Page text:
Dave Davies (and Ray!) Islington Assembly Hall London 18 Dec 2015
My early Christmas present to myself was to go and see Kinks guitar riff hero Dave Davies in London last night. And what a Christmas present it was. Dave Davies played a blinding set to his home crowd. Still recovering from flu, Dave bounded on stage, greeting us “Hello London! It’s good to be back in town!” He ran through a set of Kinks classics, album tracks and solo songs. Dave’s guitar was loud and fuzzy and his band’s versions of Kinks hits “Dead End Street” and (my favourite) “See My Friends” were raw and heavy. Dave’s own “Death of a Clown” started pretty ramshackle but finished as a great singalong. But the best was yet to come. Sometimes miracles do happen at Christmas.
For the last song, Dave introduced a “surprise for Christmas” and on walked brother Ray!!! The two brothers played “You Really Got Me” and the place went completely berserk. I was sitting upstairs and everyone leapt to their feet; singing, clapping, shouting and going generally nuts. The next few minutes became an unbelievable almost surreal dream. Ray and Dave shook hands as they left the stage. As I walked out of the venue onto the street everyone faces me were looking at each other; grinning, not quite believing what we had all just witnessed.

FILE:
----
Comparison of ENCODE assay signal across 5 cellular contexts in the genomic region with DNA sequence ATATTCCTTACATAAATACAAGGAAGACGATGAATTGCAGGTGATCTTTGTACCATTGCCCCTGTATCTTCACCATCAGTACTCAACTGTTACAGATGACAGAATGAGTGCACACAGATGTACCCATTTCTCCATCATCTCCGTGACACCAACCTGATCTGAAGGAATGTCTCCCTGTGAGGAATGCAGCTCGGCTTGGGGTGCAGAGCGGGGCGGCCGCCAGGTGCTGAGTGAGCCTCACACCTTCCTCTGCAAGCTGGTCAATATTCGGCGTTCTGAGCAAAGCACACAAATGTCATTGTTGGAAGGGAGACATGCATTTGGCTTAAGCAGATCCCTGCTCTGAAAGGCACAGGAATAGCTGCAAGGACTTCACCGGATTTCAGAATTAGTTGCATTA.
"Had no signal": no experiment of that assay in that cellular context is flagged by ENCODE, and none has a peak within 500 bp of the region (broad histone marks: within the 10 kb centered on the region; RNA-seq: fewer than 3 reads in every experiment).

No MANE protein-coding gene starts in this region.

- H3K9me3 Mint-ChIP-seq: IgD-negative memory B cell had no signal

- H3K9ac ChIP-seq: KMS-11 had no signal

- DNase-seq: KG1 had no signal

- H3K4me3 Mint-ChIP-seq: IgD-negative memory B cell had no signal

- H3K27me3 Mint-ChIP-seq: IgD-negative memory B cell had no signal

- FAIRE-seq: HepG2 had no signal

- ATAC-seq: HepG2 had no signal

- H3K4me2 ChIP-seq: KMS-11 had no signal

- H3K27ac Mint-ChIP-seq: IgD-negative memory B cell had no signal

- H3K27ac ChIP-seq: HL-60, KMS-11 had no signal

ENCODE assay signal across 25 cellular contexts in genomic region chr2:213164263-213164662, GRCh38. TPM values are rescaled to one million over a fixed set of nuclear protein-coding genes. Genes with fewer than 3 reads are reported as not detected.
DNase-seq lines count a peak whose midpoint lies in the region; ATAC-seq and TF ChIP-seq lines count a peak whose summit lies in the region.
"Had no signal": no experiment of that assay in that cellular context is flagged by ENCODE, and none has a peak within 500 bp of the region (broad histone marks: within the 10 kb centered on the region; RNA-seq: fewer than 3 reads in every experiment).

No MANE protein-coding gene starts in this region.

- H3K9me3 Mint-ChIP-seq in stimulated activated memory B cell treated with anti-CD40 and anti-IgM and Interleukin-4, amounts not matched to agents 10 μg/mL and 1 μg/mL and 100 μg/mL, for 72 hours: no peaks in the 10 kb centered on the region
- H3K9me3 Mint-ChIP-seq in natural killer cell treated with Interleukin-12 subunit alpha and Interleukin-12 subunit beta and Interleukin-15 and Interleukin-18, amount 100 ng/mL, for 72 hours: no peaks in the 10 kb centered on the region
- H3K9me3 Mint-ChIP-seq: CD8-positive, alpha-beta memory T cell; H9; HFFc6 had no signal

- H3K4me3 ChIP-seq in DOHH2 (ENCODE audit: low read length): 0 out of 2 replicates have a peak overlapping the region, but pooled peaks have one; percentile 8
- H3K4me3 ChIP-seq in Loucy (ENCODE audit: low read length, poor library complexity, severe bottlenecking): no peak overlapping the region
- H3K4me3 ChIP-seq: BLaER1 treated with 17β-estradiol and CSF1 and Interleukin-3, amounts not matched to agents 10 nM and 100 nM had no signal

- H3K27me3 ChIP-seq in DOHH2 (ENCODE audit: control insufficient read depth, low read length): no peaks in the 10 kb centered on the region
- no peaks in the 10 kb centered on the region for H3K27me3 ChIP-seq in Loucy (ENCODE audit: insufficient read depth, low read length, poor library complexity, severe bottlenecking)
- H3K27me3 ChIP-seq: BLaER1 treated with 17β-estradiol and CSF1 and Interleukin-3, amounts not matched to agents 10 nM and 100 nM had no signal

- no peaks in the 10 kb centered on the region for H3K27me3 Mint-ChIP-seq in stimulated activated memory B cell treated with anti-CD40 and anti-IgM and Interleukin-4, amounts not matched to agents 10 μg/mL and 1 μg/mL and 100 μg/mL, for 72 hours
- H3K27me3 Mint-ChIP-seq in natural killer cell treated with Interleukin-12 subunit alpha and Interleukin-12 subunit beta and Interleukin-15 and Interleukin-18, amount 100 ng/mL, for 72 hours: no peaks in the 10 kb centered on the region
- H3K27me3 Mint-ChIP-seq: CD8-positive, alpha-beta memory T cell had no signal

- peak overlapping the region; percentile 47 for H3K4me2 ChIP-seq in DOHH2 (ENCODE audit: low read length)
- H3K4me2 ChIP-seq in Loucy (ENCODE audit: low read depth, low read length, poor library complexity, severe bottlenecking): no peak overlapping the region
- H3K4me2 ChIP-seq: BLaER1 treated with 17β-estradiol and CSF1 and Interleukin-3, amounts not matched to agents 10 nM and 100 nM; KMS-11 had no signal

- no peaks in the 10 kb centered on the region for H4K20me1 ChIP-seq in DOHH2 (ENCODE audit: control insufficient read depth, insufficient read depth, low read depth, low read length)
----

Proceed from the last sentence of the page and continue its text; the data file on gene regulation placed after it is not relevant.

You can find a video here
This was the Davies brothers first time on stage together for 19 years, and it was an amazing event to witness; musically, historically and emotionally. Two brothers, in their home town, back together on stage where they belong, singing the song that started so much. It really doesn’t get any better; I am going to be on a high for ages. Best Christmas present since I opened my Johnny Seven in 1966.